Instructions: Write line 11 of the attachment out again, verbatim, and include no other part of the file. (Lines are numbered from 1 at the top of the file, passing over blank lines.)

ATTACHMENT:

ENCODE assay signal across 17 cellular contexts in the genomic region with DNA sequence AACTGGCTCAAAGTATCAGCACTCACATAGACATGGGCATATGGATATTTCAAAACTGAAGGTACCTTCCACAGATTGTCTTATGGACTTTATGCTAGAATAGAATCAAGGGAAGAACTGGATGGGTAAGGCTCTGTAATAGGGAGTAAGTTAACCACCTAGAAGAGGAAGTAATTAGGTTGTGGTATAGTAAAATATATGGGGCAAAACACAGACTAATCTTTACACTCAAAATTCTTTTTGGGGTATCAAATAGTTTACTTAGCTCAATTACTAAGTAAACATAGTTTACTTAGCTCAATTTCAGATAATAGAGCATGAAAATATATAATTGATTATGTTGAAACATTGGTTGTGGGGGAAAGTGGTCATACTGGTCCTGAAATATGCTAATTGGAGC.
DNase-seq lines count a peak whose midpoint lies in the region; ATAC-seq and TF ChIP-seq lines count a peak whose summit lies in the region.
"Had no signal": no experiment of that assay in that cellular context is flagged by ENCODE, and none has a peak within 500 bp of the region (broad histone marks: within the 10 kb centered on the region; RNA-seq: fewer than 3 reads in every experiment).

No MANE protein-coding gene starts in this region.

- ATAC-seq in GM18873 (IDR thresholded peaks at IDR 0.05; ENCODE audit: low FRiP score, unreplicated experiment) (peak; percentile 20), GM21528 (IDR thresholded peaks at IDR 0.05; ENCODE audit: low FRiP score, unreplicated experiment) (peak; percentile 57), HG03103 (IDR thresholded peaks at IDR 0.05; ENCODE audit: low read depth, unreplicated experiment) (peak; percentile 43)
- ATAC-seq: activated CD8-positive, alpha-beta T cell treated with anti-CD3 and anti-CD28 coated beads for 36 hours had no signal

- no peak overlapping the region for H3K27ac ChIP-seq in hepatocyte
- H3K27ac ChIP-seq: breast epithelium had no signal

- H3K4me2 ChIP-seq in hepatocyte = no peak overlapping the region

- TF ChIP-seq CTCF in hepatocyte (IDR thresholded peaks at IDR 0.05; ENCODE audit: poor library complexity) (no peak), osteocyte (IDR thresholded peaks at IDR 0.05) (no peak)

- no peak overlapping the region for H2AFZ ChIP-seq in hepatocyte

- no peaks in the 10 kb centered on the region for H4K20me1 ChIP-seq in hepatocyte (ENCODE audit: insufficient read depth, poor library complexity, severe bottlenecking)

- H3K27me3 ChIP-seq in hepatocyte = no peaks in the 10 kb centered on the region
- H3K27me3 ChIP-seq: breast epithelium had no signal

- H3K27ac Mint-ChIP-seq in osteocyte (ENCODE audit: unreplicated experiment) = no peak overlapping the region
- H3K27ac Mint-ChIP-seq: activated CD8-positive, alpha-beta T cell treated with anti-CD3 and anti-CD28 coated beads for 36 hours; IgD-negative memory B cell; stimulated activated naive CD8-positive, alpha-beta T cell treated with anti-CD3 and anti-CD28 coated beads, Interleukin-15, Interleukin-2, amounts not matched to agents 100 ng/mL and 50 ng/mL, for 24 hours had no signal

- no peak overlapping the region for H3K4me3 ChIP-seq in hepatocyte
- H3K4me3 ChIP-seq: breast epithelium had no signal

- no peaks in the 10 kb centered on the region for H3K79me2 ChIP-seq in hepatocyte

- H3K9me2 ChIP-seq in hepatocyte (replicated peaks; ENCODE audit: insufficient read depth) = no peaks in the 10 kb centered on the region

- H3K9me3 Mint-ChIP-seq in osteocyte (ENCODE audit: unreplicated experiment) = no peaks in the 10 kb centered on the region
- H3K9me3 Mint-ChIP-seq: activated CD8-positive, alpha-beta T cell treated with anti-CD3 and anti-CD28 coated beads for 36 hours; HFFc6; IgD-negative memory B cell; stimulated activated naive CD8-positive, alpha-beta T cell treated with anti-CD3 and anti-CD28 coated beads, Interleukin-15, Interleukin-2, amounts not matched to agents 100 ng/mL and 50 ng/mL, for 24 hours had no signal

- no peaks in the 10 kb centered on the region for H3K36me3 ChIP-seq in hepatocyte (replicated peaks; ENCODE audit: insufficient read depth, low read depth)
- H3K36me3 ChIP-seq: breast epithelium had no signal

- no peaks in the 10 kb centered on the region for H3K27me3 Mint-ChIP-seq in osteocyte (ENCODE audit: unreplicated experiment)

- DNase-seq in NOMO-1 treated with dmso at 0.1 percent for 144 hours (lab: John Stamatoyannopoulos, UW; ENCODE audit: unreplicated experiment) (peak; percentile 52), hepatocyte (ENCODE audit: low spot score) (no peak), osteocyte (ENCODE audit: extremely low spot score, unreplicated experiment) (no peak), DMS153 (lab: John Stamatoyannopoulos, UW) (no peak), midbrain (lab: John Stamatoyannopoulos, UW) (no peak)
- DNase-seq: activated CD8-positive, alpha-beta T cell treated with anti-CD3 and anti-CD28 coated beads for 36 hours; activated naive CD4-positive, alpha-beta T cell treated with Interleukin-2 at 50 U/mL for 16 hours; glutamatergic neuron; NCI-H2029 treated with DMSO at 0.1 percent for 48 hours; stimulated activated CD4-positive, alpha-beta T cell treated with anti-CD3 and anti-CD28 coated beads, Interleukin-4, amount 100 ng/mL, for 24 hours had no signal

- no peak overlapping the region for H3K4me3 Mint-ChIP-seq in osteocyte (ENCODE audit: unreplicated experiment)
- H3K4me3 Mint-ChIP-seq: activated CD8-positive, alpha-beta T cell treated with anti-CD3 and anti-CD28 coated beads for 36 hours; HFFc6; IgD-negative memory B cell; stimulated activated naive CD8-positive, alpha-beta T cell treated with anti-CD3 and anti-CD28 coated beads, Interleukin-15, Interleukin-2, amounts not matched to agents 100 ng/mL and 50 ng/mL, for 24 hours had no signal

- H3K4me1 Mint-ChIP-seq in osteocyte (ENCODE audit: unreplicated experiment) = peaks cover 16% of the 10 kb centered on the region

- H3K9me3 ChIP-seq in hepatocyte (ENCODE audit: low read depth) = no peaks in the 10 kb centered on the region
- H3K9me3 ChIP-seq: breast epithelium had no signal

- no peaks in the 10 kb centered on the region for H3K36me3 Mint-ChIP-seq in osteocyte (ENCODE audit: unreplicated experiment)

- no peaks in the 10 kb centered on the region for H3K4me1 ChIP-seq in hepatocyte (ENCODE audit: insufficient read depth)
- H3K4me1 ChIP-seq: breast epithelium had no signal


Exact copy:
- no peak overlapping the region for H2AFZ ChIP-seq in hepatocyte